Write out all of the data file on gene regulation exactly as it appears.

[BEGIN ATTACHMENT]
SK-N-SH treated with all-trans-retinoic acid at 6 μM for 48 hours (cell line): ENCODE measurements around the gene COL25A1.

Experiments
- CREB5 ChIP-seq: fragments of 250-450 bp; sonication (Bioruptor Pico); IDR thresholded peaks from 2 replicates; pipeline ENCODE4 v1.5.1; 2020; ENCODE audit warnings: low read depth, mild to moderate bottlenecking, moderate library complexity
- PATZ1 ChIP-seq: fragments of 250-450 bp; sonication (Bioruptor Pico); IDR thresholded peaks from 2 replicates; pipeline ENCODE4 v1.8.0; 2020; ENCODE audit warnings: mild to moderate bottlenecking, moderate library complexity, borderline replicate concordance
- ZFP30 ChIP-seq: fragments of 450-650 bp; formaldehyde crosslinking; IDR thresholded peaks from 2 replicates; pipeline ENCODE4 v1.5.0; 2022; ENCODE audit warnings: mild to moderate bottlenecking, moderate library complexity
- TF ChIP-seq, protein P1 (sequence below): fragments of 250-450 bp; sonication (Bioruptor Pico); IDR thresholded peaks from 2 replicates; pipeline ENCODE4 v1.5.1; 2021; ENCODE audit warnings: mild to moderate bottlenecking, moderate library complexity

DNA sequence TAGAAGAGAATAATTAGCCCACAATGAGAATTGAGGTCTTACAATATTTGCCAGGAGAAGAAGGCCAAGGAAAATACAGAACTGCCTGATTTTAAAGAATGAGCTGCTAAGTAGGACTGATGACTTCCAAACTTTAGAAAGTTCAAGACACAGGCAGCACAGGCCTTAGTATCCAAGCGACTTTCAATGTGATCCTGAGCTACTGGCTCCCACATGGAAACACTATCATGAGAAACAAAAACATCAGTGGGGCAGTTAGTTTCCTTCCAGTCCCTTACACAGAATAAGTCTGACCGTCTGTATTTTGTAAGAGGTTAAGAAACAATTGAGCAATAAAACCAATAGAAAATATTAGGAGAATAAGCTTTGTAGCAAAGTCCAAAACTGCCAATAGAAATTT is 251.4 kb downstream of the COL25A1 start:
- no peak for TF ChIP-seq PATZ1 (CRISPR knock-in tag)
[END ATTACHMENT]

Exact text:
SK-N-SH treated with all-trans-retinoic acid at 6 μM for 48 hours (cell line): ENCODE measurements around the gene COL25A1.

Experiments
- CREB5 ChIP-seq: fragments of 250-450 bp; sonication (Bioruptor Pico); IDR thresholded peaks from 2 replicates; pipeline ENCODE4 v1.5.1; 2020; ENCODE audit warnings: low read depth, mild to moderate bottlenecking, moderate library complexity
- PATZ1 ChIP-seq: fragments of 250-450 bp; sonication (Bioruptor Pico); IDR thresholded peaks from 2 replicates; pipeline ENCODE4 v1.8.0; 2020; ENCODE audit warnings: mild to moderate bottlenecking, moderate library complexity, borderline replicate concordance
- ZFP30 ChIP-seq: fragments of 450-650 bp; formaldehyde crosslinking; IDR thresholded peaks from 2 replicates; pipeline ENCODE4 v1.5.0; 2022; ENCODE audit warnings: mild to moderate bottlenecking, moderate library complexity
- TF ChIP-seq, protein P1 (sequence below): fragments of 250-450 bp; sonication (Bioruptor Pico); IDR thresholded peaks from 2 replicates; pipeline ENCODE4 v1.5.1; 2021; ENCODE audit warnings: mild to moderate bottlenecking, moderate library complexity

DNA sequence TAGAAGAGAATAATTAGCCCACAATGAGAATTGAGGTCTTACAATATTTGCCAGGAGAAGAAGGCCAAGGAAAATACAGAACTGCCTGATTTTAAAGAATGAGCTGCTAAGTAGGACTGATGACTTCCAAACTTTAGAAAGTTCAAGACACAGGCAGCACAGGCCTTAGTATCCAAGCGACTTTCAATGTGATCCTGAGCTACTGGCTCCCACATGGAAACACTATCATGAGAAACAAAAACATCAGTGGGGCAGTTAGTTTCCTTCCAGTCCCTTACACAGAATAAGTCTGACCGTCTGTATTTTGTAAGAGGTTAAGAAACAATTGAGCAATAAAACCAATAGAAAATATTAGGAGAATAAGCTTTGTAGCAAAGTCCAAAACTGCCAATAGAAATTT is 251.4 kb downstream of the COL25A1 start:
- no peak for TF ChIP-seq PATZ1 (CRISPR knock-in tag)